An extracellular serine protease network coordinates key mechanisms of insect defense against microbial infection. Proteolytic activation of prophenoloxidase (PPO) generates phenoloxidase that catalyzes the production of reactive compounds to sequester and kill invading pathogens and parasites. Proteolytic processing of sp?tzle precursor triggers the Toll pathway, which induces the synthesis of antimicrobial peptides and other defense proteins. In insect vectors of human diseases, initiation and regulation of these protease systems may be disrupted by proteins from the intruders. Knowledge of such protein interactions from biochemical model insects such as Manduca sexta will be useful for understanding and manipulating similar systems in arthropod vectors to interfere with disease transmission. We have discovered a branch of the M. sexta protease network that detects Gram-positive bacteria and fungi and mediates PPO activation. In this network, pathogen recognition receptors bind to microbes and initiate protease pathways for PPO and Toll activation. We have identified a new Sushi-domain protease that may participate in a branch of the pathway responsive to Gram-negative bacterial infection. A positive feedback loop in the protease system controls locality and potency of the defense responses. We plan to extend our research on the PPO activation reaction by examining the initiation and regulation of immune protease pathways.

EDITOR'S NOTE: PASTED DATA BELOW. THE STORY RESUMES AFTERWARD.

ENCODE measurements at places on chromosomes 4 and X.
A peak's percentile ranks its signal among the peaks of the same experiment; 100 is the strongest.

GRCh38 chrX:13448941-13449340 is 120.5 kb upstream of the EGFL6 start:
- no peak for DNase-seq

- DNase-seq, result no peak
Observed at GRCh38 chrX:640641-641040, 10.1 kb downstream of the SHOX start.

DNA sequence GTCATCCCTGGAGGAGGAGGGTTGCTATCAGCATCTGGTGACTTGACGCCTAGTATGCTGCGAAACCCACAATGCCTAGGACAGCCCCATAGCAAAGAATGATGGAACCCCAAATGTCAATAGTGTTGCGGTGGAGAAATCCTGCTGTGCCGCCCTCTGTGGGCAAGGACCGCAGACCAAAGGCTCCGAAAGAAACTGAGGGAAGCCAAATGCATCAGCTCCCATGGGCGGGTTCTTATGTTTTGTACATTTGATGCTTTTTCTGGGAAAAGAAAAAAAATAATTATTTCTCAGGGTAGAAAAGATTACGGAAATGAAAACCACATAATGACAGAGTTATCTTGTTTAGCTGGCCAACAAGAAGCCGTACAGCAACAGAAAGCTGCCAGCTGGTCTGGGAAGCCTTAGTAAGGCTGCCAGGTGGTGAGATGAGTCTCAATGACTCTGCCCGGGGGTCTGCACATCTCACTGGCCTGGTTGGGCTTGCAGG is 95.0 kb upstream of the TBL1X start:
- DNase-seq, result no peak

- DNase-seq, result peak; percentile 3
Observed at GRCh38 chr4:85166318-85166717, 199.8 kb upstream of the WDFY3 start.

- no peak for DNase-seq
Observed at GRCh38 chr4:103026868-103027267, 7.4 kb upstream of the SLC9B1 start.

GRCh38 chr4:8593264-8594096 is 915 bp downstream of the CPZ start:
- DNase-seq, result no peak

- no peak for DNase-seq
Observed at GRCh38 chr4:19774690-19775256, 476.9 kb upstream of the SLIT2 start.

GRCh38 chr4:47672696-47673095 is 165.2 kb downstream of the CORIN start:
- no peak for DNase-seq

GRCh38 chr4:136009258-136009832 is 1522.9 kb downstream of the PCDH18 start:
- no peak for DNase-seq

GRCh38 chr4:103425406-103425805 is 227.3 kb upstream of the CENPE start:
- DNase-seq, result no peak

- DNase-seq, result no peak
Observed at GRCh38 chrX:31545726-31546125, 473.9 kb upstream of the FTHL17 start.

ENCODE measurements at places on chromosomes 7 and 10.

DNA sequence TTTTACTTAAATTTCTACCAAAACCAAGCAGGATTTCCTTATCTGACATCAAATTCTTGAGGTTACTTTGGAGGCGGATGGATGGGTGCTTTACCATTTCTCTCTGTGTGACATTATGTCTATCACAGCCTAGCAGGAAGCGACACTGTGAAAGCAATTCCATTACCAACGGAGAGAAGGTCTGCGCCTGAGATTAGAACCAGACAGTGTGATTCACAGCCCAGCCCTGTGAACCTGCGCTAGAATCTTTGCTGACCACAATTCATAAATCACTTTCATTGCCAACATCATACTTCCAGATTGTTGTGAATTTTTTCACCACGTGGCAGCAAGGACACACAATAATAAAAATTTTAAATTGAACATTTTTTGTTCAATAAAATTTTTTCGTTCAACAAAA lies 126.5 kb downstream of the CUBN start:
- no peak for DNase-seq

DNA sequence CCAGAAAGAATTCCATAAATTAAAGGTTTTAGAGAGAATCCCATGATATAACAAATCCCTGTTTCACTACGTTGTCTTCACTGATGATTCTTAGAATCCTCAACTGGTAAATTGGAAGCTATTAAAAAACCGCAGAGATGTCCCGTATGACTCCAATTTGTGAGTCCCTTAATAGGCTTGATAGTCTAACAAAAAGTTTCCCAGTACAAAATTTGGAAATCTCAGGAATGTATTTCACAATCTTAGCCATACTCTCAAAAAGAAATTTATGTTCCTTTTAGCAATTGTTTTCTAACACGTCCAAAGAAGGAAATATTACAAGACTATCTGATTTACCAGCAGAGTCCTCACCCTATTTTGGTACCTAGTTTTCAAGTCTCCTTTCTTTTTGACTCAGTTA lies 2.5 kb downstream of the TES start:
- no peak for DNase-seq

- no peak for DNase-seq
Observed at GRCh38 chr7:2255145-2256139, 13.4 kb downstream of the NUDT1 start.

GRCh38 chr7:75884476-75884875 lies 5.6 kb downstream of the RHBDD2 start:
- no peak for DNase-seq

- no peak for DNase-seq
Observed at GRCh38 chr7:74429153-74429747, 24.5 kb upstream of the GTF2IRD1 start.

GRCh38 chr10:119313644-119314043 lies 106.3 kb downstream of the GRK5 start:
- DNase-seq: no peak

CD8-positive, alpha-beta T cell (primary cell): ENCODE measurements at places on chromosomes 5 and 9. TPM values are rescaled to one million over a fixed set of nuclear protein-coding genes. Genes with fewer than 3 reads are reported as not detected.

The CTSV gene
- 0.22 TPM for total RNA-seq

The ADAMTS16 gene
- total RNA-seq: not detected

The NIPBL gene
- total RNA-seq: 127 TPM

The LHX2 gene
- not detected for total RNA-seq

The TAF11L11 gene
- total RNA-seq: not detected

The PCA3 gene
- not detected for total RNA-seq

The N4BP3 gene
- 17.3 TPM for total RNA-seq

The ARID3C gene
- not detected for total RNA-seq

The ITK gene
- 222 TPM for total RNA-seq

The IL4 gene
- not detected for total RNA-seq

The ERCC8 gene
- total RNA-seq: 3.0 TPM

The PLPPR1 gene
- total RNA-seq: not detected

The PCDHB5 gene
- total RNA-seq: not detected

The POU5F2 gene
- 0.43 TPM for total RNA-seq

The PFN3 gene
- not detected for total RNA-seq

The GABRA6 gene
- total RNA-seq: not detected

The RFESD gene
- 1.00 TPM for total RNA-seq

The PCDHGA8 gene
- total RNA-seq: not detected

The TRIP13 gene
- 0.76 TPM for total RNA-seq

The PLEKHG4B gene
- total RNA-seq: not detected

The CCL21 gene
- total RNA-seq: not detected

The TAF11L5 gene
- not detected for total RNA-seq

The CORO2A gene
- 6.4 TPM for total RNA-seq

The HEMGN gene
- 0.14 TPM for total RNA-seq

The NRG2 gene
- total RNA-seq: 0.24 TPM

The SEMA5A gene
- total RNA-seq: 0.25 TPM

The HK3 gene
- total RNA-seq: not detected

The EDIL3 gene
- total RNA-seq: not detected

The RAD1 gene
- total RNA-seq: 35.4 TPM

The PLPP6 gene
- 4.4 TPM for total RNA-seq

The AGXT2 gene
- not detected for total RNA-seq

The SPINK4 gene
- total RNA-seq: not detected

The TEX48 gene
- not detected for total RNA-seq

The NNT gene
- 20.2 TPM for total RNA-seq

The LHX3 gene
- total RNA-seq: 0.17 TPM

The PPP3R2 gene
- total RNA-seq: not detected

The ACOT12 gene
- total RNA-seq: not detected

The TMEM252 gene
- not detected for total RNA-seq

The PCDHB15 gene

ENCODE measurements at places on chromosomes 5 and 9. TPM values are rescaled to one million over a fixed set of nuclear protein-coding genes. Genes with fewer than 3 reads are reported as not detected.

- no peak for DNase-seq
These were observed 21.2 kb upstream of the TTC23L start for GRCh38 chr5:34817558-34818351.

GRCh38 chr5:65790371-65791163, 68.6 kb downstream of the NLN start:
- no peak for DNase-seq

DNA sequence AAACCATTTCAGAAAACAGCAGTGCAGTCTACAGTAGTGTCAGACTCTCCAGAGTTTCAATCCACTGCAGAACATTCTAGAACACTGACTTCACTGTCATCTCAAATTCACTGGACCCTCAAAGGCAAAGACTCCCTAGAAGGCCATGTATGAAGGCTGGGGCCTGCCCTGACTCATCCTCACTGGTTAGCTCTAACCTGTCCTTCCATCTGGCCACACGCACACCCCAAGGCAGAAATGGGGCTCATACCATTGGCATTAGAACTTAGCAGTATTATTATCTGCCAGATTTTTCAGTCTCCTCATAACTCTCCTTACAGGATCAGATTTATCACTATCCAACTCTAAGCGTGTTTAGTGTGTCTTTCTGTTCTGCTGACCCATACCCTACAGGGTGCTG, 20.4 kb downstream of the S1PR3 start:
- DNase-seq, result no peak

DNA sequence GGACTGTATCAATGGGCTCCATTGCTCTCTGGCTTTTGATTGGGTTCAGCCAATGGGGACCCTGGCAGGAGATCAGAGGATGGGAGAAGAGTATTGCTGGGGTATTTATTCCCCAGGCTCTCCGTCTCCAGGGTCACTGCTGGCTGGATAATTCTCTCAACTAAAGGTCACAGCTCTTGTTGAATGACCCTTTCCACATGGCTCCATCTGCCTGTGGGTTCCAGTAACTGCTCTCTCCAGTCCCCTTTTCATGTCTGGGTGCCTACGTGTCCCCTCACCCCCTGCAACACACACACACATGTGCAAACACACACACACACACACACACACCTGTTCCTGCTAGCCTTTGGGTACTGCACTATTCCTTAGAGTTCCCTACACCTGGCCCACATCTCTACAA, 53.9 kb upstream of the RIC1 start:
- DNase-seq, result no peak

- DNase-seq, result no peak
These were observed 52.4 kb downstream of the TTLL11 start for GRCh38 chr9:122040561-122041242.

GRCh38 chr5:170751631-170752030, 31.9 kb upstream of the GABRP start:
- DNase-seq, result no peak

The specific aims of this project are: 1) Characterization of the pathway initiation by Gram-negative bacteria;2) Elucidation of the positive regulatory mechanisms in the protease system;3) Investigation of the structure, function, and activation of M. sexta PPO.
This research will continue to elucidate the function and regulation of a serine protease network during innate immune responses, which produces phenoloxidase and antimicrobial peptides to entrap and kill parasites that cause malaria and filariasis. The acquired knowledge will be useful for disrupting the transmission of human diseases in vector species.
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